With intensely cold winters and deteriorating energy infrastructure, Mongolia is looking to renewable energy to help ween it off the need for energy imports from Russia and China. The government has used tax incentives and the investment law, enacted in 2012, to attract the outside money that will be necessary to achieve this and upgrade the power generation industry generally. However, investors should be aware of the political, legal, financial and employment obstacles to putting money into Mongolia.
While they are only moving gradually, foreign investors are looking to Mongolia for opportunities in the power sector. “The government has been quite supportive of renewables and in the 2016-2020 action plan, the new government has added hydropower as another renewable energy source to support,” says Battushig Batsuren, partner at GTs Advocates. “We’ve seen investors interested in renewables coming from various countries like Japan, Korea, China and Germany. Tax incentives for equipment and technology are available in addition to green tariffs for energy production. The investment law created in 2012 offers the same treatment between domestic and foreign companies. Compared to other countries, there is more unused land for renewable projects developments.”
Baker & McKenzie.Wong & Leow in Singapore advised Newcom and Softbank Group, the sponsors of the development and financing of the construction of the 50 megawatts Tstesii wind farm in southern Mongolia, the country’s latest renewable energy project and the second private sector wind farm in the country. The firm also successfully advised on the first wind farm in Mongolia in 2013. Allen & Overy’s Tokyo office advised the lenders on the Tsetsii project. With the project being one of the earliest adopted in Mongolia, there are a number of obstacles that were faced, which investors can reflect upon when deciding to invest in Mongolia.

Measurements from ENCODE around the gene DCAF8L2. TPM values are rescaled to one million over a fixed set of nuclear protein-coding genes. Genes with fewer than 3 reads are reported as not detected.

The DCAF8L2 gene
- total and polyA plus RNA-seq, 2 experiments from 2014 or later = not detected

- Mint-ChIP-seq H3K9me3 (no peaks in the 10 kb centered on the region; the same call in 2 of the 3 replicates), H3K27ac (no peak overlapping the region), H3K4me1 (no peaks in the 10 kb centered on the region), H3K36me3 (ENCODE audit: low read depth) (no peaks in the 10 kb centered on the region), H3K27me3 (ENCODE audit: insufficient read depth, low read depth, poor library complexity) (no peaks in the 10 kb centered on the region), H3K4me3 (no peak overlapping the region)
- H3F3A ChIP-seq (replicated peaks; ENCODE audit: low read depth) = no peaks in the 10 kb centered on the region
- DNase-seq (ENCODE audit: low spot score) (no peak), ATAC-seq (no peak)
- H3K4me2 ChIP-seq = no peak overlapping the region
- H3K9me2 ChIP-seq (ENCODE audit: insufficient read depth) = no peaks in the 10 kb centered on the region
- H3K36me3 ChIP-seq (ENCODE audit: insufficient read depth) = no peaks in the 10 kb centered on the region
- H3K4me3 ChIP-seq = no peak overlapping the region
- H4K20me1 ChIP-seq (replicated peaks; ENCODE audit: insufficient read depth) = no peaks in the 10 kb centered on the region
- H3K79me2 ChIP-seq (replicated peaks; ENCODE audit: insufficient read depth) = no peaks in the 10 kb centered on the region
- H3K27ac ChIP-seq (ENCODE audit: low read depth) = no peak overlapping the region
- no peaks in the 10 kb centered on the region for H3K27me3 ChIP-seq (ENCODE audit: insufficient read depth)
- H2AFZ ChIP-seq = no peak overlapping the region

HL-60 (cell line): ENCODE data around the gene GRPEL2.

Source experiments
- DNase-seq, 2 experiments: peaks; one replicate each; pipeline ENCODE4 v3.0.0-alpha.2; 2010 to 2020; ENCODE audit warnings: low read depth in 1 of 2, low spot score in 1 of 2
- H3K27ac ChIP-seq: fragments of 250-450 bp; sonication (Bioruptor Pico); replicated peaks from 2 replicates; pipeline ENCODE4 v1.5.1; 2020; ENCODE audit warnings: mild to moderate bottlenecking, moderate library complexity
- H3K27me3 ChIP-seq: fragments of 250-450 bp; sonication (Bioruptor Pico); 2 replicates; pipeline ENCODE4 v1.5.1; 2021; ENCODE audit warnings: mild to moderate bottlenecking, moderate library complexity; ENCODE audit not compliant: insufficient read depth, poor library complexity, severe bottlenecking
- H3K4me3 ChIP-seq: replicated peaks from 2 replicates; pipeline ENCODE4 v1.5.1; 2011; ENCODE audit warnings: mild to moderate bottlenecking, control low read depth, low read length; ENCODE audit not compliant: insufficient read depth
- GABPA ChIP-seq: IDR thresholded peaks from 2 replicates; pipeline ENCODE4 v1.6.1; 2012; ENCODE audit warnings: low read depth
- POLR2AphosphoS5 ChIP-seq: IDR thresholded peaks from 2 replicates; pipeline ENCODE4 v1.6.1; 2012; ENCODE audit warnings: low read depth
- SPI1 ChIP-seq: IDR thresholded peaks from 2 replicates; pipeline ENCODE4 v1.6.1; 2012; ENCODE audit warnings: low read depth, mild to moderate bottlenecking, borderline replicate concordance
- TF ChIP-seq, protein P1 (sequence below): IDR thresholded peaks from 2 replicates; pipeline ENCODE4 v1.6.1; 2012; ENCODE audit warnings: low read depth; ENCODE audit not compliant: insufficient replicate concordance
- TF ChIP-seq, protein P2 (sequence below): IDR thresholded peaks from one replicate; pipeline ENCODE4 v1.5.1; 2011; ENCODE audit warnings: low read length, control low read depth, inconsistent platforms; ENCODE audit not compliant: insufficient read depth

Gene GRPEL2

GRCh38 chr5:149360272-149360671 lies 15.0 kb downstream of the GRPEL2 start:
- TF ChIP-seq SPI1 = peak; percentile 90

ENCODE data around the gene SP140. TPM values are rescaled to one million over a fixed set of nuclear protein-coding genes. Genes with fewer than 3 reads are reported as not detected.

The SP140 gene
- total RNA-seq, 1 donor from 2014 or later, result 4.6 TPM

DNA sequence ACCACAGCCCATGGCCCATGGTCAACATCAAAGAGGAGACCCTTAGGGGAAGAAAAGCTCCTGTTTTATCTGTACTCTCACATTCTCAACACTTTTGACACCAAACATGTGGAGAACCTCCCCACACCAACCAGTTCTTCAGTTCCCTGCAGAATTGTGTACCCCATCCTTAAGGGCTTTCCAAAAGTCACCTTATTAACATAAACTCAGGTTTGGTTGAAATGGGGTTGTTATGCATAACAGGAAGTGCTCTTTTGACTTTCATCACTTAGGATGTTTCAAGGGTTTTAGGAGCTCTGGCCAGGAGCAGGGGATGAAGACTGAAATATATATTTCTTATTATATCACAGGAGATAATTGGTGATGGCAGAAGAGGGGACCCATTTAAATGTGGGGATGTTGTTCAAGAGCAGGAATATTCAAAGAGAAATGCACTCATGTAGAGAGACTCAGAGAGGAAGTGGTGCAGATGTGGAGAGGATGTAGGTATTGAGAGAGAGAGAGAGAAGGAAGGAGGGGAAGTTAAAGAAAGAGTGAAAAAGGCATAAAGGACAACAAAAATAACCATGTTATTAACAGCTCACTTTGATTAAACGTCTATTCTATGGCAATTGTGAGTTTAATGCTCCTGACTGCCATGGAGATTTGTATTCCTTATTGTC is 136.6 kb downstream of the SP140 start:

Part of the challenge comes from the risk of initiating a new project and unfamiliarity with bureaucrats. “There are four to five wind power projects on the horizon but I think only one is at an advanced stage of development,” says Martin David, principal and head of the projects practice at Baker & McKenzie.Wong & Leow. “There is still a lot of uncertainty over the Mongolian economy which, when added to the arrival of a new government, has spooked institutional investors.”
Dispute resolution mechanisms
Investors may be faced with potential jurisdictional problems in resolving disputes because of how some contracts are regarded in Mongolia. Under the General Administrative Law, certain contracts are deemed as administrative in nature and are within the exclusive jurisdiction of the administrative courts of Mongolia. “Under this scenario a power purchase agreement may be deemed an administrative agreement and any dispute under such a power purchase agreement may need to be settled at the administrative courts of Mongolia irrespective of the dispute resolution clause in the power purchase agreement providing for foreign arbitration,” says Batsuren. “However, due to the recent enactment of the General Administrative Law it is not clear how Mongolian courts will view this.”